What Is Vascular Dementia?

Although vascular dementia doesn’t carry the same name recognition as Alzheimer’s disease, maybe it should, because both are so devastating. Possibly the most important difference between these two brain conditions is that vascular dementia is more preventable. Here’s why you should put vascular dementia on your radar and take action now:

Vascular dementia involves blood circulation to your brain. The umbrella term dementia encompasses many types, including Alzheimer’s disease, Lewy body, frontotemporal and vascular dementia. “This particular form is caused by blockages of the blood vessels that feed the brain,” says Dr. Caroline Harada, a geriatrician with the University of Alabama at Birmingham. A blockage could be big enough to cause a stroke or multiple strokes, she explains, and dementia could immediately occur. Small-vessel disease, by contrast, involves tiny capillaries that feed the brain cells. In the absence of stroke, she says, “there never is one big, dramatic moment. It’s more of a gradual, slow damage to the brain that will eventually cause dementia.”

Vascular dementia is common, too. In 2018, an estimated 5.7 million Americans were living with Alzheimer’s dementia, according to an Alzheimer’s Association report. If you compared different types of dementia, pure Alzheimer’s disease would take up about 60% percent of a pie chart, Harada says. Pure vascular dementia would represent about 15% percent. Another 15% to 20% would be people who have a combination of Alzheimer’s and vascular dementia. In 2017, more than 16,000 people died of vascular dementia in the U.S., according to the Centers for Disease Control and Prevention.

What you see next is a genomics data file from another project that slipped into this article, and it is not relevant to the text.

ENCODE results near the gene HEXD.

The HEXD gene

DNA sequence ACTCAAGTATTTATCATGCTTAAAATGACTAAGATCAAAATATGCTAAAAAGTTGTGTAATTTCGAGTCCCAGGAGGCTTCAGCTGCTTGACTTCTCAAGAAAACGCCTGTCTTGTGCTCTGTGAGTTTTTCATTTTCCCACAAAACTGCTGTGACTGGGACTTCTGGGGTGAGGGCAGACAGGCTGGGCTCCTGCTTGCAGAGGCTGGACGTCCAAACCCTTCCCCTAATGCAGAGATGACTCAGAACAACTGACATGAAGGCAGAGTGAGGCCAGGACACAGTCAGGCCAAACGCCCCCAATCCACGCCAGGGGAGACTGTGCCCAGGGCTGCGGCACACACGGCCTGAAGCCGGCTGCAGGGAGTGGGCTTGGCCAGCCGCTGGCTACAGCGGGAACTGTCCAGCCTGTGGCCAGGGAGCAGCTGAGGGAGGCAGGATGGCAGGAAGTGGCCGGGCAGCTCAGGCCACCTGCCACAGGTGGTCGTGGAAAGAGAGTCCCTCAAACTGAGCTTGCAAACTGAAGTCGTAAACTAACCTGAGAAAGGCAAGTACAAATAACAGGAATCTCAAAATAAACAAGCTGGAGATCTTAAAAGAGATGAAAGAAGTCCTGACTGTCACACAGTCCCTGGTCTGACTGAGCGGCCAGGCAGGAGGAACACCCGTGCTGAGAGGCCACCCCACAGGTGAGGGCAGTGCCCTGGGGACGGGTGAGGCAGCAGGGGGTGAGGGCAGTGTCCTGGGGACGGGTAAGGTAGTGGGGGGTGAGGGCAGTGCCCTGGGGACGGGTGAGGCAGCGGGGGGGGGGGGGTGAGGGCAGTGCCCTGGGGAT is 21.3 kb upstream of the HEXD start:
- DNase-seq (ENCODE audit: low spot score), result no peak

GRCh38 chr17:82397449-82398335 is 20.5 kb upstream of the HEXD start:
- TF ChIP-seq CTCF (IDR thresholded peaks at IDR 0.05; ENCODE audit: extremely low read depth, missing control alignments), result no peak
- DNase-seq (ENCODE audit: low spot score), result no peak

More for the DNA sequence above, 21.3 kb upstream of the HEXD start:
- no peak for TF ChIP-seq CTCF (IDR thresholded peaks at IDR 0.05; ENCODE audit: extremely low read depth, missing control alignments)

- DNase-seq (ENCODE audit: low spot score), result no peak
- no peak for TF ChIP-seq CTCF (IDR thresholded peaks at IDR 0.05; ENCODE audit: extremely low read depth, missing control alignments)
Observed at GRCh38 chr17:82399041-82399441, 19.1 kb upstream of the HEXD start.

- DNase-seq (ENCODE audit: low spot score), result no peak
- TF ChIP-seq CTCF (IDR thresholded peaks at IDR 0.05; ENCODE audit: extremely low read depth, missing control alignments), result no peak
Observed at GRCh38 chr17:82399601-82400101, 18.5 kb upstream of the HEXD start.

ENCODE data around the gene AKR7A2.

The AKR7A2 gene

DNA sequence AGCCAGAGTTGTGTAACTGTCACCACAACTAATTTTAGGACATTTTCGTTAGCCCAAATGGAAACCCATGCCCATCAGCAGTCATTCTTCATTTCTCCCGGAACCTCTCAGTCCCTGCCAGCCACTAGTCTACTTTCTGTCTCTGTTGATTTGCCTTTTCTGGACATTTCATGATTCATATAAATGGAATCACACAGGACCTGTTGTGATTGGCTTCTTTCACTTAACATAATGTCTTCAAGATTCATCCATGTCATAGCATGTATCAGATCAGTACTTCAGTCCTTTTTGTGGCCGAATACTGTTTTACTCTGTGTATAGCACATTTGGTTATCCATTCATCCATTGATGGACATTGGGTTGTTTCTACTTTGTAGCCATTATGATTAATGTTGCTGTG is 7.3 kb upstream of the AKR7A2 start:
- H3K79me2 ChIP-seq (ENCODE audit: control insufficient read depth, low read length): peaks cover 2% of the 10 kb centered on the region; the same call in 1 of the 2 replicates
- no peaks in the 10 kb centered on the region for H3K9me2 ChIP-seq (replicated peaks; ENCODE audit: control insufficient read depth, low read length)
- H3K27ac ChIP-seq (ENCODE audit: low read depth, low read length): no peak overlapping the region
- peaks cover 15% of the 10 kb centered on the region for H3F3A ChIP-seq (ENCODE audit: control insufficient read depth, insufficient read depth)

[See: 9 Strategies to Reduce Falls for People With Dementia.]

Vascular dementia’s course is often unpredictable. Vascular dementia can slowly creep up on people, not becoming obvious for many years. Once diagnosed, the condition can feel like a roller-coaster ride. “Vascular dementia seems to fluctuate a bit more than nonvascular dementia,” says Dr. Bruce Miller, director of the Memory and Aging Center at University of California–San Francisco. “There are, in many cases, halting improvements for a short period of time, then a second stroke happens and worsening again. It’s a much more rocky and up-and-down kind of course.”

Vascular dementia chips away at executive function. Alzheimer’s and vascular dementia appear to affect different types of brain function. Alzheimer’s tends to erode a person’s memory and word-finding ability. By contrast, vascular dementia is more likely to affect executive function. “Typically, what tends to happen first is difficulty with attention span and difficulty with the speed at which you process information,” Harada says. “And difficulty with executive function — judgment, reasoning, complex problem-solving — all those tasks. Those are a lot more subtle and it can take families longer to clue in that there’s really a problem.”

[See: 10 Seemingly Innocent Symptoms You Shouldn’t Ignore.]

Vascular dementia shares risk factors with heart disease and stroke. Medical conditions and health behaviors that put people at risk for stroke and heart disease also make them more vulnerable to vascular dementia. Smoking, hypertension, diabetes, lack of exercise and high cholesterol are all cardiovascular risk factors. It’s known that people with atrial fibrillation, or AFib, are more likely to develop vascular dementia than the general population. The connection: Having AFib puts you at much higher risk for stroke, thus raising your risk for dementia, Harada explains.

Diabetes poses a significant increased risk. People with Type 2 diabetes are at markedly higher risk for developing dementia, according to a large study published in the February 2016 issue of Diabetes Care. The evaluation of more than 100,000 dementia cases shows that people with diabetes face a roughly 60 percent higher dementia risk compared to those without diabetes. Researchers also found that women with diabetes have a 19% higher risk of developing vascular dementia, specifically, than men.

The genetic impact is unclear. The genetic component for vascular dementia is not as clear-cut as for Alzheimer’s disease. No one has yet been able to find a gene that controls run-of-the mill vascular dementia, Harada says. However, she adds, with a rare type of vascular dementia called CADASIL, which causes multiple strokes, the genetic mutation causing the condition has been identified.